On Monday I introduced the avoir rap to my Year 7 students. I’d made the brave, some might say foolish, decision to introduce this to them by doing the rap myself, rather than getting them to watch the youtube clip. In the staffroom at briefing, I tried to entice my fellow Year 7 LOTE teachers to do the same, but they decided to go for the safety of the clip as an introduction.
When I told my Year 7s we were going to do some rapping as a way of memorising irregular verbs, some looked positively terrified. You could almost see the awkwardness leeching out of their pores. Not wanting to step away from a challenge, I was determined to convert awkwardness into awesome- I just wasn’t sure how successful I would be in doing this.
I began to rap- my woefully out of tune voice alone in the classroom. Students shifted in their seats, a mix of fear, shyness and probably a healthy degree of scepticism as they looked at me moving around the room, tapping out beats on tables.
The silence from the students was almost deafening.
In these moments I am always interested in which students leap in first to participate and which ones hang back, waiting on the edges of the classroom, waiting to see what their peers think before they decide to act. The students who would probably not be considered ‘popular’ by their school yard peers were the first to leap in, voices raised, they used their hands on their desks to create a beat. Their ‘popular’ counterparts stayed silent, eyes flickering around the room as they battled internally to work out how they might be altered if they chose to join in.
More voices chimed in. Hands tapped desks. The noise level rose.
I wandered around the room, stopping to tap on different desks, reminding students that we were all taking a risk by using our voice in this way, encouraging them to join me in the risk taking. It’s harder for them than me, much harder for a self-conscious 12 year old to join in when crippled by fear of what peers might think of them rapping with their dorky French teacher.
More voices joined in. Hands tapped desks. The noise level rose.
Looking around the room again I saw laughter, smiling and relaxed students. The girls were at ease before the boys, who took longer to get caught up in the wave of sound, looking at their shoes, they mumbled before finally giving in and allowing themselves to be swamped, and suddenly, for one moment, we rapped as one.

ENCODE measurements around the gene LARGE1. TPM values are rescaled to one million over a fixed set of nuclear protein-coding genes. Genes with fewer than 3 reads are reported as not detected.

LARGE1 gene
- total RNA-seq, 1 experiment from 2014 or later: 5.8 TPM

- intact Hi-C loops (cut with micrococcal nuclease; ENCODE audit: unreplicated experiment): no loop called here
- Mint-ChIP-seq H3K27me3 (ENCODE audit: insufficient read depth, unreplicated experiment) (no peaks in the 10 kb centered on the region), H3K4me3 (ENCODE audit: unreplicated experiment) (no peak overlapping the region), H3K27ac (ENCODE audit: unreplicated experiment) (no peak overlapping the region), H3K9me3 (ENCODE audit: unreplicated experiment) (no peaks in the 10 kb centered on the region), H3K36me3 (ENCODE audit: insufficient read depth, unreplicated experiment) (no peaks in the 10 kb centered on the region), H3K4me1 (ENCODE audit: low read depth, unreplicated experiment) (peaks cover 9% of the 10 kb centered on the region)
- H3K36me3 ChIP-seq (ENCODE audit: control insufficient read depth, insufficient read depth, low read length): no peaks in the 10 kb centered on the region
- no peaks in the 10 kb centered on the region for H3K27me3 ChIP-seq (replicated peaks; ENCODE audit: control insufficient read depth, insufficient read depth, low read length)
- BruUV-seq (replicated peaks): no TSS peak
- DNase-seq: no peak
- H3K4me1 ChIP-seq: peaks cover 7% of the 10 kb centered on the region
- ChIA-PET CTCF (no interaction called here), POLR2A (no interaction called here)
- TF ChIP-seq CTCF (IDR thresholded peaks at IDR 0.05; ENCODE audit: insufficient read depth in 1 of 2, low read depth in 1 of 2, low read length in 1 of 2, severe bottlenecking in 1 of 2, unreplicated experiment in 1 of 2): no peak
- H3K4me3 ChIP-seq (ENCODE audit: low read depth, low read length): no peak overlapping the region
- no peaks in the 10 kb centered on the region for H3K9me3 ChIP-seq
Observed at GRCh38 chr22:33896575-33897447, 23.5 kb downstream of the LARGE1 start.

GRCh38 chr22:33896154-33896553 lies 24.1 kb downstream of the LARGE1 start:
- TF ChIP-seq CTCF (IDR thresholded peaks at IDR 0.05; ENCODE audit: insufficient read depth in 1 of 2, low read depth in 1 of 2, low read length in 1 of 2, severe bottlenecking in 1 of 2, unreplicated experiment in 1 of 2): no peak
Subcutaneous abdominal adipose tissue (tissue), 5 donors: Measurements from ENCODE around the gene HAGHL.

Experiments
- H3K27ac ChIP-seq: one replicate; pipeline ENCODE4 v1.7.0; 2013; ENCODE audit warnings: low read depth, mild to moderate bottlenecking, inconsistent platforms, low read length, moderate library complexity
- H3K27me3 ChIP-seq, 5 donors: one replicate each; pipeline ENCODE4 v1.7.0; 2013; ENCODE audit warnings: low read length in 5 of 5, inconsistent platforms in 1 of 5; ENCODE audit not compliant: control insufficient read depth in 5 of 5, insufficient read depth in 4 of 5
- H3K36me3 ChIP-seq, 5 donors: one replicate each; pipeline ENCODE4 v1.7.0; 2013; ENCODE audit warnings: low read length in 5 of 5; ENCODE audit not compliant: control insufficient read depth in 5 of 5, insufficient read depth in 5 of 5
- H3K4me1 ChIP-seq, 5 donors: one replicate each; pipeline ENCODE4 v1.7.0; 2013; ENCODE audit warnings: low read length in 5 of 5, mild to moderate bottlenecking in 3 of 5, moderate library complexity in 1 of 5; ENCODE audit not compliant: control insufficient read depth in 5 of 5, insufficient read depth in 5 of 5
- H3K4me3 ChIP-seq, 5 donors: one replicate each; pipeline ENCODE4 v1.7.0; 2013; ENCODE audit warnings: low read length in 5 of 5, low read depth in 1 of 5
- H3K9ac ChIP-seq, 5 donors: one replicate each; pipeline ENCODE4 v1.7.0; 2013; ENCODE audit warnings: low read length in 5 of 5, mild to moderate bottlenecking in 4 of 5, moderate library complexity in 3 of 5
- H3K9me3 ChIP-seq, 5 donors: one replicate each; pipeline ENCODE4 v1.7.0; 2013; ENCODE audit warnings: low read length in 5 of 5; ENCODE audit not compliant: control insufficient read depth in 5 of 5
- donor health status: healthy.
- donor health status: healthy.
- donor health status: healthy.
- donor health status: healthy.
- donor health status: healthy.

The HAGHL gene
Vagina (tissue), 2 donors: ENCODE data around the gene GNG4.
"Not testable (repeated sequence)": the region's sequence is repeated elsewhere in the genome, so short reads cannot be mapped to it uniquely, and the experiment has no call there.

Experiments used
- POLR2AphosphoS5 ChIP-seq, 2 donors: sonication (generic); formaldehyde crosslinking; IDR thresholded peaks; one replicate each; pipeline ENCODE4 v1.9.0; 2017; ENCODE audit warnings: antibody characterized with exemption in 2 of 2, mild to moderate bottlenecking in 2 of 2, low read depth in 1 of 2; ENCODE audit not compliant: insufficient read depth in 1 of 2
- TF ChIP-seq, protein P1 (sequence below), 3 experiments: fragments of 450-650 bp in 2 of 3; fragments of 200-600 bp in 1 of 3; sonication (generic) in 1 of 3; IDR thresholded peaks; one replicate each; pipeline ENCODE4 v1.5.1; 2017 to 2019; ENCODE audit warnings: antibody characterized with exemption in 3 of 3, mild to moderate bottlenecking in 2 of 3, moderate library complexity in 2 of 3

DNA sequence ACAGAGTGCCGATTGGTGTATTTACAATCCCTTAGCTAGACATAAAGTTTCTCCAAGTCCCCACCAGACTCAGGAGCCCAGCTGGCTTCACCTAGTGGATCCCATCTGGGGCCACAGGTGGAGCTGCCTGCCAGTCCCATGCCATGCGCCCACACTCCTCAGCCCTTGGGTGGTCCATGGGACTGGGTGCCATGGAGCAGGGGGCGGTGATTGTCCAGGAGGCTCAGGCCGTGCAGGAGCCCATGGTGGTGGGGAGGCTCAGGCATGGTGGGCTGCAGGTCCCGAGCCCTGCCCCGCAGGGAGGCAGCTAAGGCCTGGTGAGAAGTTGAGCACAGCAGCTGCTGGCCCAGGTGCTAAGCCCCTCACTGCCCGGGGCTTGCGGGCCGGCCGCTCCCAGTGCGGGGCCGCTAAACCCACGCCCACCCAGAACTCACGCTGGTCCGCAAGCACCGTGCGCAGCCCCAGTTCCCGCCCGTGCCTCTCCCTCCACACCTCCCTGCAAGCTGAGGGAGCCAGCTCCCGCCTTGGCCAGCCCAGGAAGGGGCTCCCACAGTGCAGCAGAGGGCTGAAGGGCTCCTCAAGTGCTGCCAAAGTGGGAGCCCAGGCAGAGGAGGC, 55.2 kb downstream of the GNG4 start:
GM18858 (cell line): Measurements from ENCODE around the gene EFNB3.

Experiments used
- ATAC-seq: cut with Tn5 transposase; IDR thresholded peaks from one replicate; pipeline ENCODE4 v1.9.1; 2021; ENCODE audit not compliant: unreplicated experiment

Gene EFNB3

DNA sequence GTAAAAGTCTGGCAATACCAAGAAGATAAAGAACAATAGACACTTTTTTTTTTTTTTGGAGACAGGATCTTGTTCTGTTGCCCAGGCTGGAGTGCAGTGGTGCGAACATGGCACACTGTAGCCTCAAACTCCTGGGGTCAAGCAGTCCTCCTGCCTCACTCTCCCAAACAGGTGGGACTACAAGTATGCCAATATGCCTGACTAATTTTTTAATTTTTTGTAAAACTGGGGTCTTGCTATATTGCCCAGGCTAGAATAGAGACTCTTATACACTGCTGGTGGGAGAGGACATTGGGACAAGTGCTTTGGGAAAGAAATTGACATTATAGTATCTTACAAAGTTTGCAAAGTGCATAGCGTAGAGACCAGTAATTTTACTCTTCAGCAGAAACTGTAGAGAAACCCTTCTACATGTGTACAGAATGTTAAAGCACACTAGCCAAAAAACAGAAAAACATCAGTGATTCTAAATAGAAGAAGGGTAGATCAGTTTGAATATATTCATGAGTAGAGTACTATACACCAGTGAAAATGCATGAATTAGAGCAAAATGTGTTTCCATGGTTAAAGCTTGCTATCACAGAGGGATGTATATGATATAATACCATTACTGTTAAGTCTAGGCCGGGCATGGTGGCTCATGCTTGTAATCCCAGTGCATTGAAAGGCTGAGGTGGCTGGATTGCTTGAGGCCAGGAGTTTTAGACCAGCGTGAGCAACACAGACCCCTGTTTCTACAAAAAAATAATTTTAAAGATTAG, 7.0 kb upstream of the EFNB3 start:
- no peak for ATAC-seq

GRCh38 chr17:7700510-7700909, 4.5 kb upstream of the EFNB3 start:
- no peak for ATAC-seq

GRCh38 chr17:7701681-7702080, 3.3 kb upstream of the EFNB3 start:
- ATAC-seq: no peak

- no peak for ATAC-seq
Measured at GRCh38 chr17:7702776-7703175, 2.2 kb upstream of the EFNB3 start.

Later that day my year 8s were introduced to the rap battle as a way of learning verbs. Unlike the year 7s we were not simply using the rap someone else had created, we were going to create our own rap to learn the parts of the irregular verb faire. Once again, I began by showing students the avoir rap, my voice warbling, my hands tapping to show them the concept. I told them we were going to create a rap and before I could say it, they chimed in with ‘And we can have a rap battle!’. I then told them we’d also be battling with students from another school, causing more cries of ‘It’s a cross school battle!’
I got them to work in small groups to come up with their own ideas for faire and in this room there was a difference between the girls and boys, but this time the roles were reversed. The boys were excited and enthusiastic about the rap, while the girls were more hesitant, using the avoir scaffold as their model and having difficulty in moving beyond that. The boys meanwhile, chatted enthusiastically about possible lines and rhymes. I have two students who joined the class this year, entering French at Year 8 without the Year 7 learning behind them, one of them has been quiet, seemingly reluctant to participate in activities where his lack of knowledge might be on display. On Monday a broad smile was on his face and he asked if he could use music from his USB as the backing track to his emerging rap. Ideas were shared and mix together. We decided to revisit our ideas next week and the students filtered out of the classroom and on their way.
On Tuesday Year 7s filed into class and their first words were the words from the rap. ‘We can’t get it out our head Madame!’ They laughed, they moved their arms and they began to rap without thinking of what others in the classroom might think.
This week we have begun to learn the way we might remember verbs and how to conjugate them, and we have begun to join our voices, ideas and experiences together. I’m hoping that we have embarked on more than just our rap battle.